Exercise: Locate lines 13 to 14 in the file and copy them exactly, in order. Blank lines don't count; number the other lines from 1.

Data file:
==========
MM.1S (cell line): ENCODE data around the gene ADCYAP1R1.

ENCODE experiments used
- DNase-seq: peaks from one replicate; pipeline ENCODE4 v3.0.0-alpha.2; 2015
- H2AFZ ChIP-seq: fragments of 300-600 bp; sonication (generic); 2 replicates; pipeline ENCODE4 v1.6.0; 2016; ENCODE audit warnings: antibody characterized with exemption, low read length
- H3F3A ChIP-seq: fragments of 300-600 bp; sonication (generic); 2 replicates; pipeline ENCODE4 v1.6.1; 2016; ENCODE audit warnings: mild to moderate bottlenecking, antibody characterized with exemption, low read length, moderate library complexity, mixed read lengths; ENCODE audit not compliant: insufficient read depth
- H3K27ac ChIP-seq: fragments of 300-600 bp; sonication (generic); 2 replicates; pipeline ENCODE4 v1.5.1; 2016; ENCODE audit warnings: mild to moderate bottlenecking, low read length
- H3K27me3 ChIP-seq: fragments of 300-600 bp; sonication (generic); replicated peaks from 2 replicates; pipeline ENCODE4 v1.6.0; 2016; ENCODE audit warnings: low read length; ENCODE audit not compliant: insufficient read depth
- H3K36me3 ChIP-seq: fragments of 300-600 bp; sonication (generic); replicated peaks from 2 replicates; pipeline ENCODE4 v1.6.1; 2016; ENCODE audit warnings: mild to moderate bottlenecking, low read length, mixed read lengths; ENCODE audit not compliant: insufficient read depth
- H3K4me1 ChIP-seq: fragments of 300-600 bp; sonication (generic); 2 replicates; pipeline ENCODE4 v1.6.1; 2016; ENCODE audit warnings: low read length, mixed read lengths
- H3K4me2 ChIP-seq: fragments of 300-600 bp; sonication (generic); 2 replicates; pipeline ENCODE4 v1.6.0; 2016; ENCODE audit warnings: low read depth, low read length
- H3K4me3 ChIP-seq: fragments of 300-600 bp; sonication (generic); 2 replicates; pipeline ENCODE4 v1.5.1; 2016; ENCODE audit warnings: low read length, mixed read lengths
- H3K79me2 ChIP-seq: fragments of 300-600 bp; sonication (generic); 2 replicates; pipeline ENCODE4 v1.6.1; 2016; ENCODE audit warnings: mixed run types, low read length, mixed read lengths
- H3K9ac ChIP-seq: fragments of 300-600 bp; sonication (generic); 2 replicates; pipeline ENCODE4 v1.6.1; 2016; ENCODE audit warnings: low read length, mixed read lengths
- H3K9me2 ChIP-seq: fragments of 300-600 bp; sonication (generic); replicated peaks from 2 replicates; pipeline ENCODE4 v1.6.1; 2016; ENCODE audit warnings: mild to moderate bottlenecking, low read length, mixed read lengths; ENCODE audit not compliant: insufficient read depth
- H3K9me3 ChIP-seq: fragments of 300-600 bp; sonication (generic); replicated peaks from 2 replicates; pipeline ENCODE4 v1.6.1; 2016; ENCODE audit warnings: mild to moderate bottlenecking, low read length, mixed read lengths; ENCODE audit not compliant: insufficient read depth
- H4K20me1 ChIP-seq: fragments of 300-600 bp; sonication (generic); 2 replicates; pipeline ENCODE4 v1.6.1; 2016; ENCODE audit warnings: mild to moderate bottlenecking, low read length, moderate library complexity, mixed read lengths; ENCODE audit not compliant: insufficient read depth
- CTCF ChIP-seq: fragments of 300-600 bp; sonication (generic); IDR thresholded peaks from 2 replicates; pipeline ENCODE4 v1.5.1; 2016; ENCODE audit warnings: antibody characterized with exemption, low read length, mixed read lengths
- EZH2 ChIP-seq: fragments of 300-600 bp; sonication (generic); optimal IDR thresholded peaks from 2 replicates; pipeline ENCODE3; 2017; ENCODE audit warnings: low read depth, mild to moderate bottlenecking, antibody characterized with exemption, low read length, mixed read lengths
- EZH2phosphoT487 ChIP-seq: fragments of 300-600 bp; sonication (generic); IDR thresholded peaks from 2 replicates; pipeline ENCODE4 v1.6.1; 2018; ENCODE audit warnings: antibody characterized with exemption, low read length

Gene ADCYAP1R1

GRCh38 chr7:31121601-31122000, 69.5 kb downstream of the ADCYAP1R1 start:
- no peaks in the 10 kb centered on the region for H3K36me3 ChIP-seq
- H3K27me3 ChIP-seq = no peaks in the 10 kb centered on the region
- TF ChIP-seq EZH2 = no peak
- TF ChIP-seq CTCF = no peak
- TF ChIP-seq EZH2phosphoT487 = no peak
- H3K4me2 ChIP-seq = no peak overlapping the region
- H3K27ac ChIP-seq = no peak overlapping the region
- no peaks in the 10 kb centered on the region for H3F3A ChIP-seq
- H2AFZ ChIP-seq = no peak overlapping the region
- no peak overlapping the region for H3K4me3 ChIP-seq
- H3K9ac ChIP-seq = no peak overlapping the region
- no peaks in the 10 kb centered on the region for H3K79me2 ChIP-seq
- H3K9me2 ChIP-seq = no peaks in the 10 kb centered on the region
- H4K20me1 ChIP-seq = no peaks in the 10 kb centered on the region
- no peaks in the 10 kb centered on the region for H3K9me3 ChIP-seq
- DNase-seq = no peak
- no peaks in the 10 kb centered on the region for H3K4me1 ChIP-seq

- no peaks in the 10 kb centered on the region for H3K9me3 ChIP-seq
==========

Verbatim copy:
- H3K9ac ChIP-seq: fragments of 300-600 bp; sonication (generic); 2 replicates; pipeline ENCODE4 v1.6.1; 2016; ENCODE audit warnings: low read length, mixed read lengths
- H3K9me2 ChIP-seq: fragments of 300-600 bp; sonication (generic); replicated peaks from 2 replicates; pipeline ENCODE4 v1.6.1; 2016; ENCODE audit warnings: mild to moderate bottlenecking, low read length, mixed read lengths; ENCODE audit not compliant: insufficient read depth